On the non-running side of training, adding heavy loaded strength and plyometric exercises can help to prepare your musculoskeletal tissues. There are a multitude of exercises, but the primary focus should be on heavy loading and exercises that include energy storage and release. My go-to exercises for heavy strength training are a rear-foot elevated single leg split squat, single leg heel raises, and a barbell lateral toe tap squat. For the plyometric exercises focused on energy storage and release, you cannot go wrong with a double leg or single leg pogo hop with some external load.
For heavy loaded exercises I suggest 3-4 sets of 5-8 reps at about 80% of 1 rep max, performed 1-3x per week off-season vs in-season training. These reps should feel rather heavy; they should be performed slowly with a focus on controlled lowering and returning back to the starting position, with good alignment, and without compensation. Since these loads are relatively heavy, they should help improve resiliency in your legs from the downhill strain on your musculoskeletal tissue.
The rear-foot elevated single leg split squat or “split squat” for short, is a terrific lower body exercise. It’s basically a lunge except your rear foot is elevated (preferably 8 to 12 inches) onto a box or bench which enhances the loading to your forward leg while performing the split squat. Perform this exercise with an upright torso, a slight posterior pelvic tilt, and your knee tracking over your 2nd-3rd toe of the forward foot while lowering into the squat. You can use a barbell on your back, or hold dumbbells in your arms for external loading; but I will say, using dumbbells adds a grip strength benefit and increased safety if balance is an issue. The main reason I suggest this exercise over a traditional squat variation is due to the split nature of the squat with the legs being loaded both in hip flexion and extension.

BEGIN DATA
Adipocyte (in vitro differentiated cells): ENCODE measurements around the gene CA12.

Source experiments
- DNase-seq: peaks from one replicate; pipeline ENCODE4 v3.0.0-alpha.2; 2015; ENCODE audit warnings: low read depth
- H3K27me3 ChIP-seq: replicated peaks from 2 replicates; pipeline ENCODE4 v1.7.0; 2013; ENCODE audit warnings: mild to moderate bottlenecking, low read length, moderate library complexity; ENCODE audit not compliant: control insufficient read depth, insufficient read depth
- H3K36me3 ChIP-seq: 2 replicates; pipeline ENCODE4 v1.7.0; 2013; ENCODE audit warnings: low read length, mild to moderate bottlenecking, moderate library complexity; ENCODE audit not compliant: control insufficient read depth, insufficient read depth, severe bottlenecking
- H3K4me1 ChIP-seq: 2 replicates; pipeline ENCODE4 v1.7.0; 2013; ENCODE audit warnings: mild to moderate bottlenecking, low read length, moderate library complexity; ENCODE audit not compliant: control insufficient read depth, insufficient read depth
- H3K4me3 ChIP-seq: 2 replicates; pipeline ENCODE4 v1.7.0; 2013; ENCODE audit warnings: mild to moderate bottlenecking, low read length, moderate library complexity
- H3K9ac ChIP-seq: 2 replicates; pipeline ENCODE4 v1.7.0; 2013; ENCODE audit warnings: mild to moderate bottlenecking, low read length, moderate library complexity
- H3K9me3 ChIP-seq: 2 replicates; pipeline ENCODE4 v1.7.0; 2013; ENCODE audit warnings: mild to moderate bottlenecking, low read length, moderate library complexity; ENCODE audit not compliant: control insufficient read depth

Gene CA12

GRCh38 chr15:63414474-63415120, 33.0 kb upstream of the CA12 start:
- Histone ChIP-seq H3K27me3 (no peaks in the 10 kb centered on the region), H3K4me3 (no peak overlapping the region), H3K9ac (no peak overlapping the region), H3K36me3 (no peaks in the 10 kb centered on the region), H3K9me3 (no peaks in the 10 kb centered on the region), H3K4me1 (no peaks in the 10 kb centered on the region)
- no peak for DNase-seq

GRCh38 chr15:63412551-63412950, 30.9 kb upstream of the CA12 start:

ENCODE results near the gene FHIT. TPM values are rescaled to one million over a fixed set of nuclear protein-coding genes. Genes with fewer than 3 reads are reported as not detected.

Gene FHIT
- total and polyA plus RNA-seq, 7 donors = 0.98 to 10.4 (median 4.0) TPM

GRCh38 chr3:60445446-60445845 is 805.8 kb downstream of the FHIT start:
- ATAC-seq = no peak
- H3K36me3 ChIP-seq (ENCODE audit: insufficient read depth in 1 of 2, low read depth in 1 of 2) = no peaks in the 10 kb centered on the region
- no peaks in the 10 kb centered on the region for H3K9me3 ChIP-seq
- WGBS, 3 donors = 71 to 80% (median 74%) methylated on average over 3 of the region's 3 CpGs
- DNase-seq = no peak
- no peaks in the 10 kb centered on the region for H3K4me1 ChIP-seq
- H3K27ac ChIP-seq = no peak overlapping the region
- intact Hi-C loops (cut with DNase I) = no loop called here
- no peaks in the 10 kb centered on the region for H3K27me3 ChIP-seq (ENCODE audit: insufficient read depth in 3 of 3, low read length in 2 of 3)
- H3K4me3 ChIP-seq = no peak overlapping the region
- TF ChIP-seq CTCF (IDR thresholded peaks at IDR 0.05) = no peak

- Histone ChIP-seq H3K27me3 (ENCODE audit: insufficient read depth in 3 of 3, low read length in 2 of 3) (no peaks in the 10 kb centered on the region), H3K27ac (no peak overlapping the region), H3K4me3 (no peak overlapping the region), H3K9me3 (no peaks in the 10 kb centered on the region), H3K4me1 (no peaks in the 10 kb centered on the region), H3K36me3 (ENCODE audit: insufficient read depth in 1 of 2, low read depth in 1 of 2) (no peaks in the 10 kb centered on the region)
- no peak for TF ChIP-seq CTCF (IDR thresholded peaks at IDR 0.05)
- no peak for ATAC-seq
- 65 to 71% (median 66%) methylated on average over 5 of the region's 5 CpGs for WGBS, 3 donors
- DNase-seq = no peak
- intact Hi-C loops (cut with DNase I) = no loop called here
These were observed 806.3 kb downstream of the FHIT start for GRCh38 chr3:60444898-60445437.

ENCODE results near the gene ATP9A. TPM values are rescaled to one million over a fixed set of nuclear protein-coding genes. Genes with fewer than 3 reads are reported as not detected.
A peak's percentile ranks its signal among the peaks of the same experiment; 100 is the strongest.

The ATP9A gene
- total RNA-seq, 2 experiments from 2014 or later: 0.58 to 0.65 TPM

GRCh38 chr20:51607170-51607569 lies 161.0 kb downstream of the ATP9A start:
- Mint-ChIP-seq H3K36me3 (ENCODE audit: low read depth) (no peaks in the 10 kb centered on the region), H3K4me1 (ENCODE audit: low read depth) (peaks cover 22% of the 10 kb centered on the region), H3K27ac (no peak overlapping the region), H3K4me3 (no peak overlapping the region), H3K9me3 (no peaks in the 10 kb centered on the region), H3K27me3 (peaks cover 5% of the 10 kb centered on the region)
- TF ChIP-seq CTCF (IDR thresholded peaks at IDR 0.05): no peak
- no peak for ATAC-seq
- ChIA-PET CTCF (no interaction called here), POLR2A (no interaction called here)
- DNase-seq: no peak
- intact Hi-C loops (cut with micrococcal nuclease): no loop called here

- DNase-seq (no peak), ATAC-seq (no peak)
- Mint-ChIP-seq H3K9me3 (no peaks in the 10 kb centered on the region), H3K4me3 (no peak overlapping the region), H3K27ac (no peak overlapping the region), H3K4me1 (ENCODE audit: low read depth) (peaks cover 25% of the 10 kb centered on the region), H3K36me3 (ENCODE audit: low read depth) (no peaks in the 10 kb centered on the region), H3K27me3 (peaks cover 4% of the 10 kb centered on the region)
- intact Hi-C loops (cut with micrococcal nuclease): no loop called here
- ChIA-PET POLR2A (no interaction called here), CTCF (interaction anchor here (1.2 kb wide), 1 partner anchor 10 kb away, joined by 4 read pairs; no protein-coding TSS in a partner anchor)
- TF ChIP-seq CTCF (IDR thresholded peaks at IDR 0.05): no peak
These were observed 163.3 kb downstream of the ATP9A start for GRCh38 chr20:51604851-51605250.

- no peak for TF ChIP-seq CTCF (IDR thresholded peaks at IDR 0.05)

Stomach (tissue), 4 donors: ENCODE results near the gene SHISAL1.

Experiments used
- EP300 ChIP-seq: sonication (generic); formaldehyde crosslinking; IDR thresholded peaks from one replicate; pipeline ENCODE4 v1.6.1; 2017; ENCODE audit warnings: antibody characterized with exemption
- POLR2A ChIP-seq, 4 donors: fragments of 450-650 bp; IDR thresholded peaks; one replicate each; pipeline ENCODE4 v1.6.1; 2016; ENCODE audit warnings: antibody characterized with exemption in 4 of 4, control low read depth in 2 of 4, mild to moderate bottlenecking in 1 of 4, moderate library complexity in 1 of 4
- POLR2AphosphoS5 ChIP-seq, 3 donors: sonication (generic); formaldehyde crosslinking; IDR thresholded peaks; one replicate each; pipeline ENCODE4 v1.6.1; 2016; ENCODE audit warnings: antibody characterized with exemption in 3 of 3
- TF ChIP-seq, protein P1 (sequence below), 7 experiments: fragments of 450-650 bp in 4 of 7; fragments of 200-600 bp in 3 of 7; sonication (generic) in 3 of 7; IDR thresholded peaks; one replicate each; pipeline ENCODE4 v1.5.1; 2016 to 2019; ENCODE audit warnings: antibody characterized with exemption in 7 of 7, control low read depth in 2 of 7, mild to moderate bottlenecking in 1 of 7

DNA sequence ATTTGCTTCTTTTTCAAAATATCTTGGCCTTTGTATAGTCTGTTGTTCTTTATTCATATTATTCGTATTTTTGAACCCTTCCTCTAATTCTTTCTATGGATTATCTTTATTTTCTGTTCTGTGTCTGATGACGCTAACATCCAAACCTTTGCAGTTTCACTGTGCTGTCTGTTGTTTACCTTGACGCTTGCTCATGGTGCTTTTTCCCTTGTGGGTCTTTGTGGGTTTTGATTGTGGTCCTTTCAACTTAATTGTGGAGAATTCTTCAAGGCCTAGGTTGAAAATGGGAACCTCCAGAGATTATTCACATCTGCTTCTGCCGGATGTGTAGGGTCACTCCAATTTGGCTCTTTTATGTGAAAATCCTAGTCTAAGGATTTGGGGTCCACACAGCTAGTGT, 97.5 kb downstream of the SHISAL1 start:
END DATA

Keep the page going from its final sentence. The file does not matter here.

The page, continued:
The single leg heel raise exercise is simple, yet a terrific exercise for the calf complex. The calf complex includes the gastrocnemius, soleus, and achilles tendon which account for controlling forces of 8x-body weight while running. I choose to perform a single leg heel raise with your forward leg elevated onto a box for balance in some hip flexion and the leg doing the work on a slightly elevated surface like a bumper plate with your heel hanging off the plate. Having your heel raise leg on a bumper plate allows your ankle to move through an increased range of motion. This ultimately improves loading into ankle dorsiflexion, or the eccentric lengthening of the calf complex, which is so important for runners. Improving loading tolerance of the calf complex will not only improve strength and control at the ankle, but it can also add stability to the knee as our shin bone moves over our foot.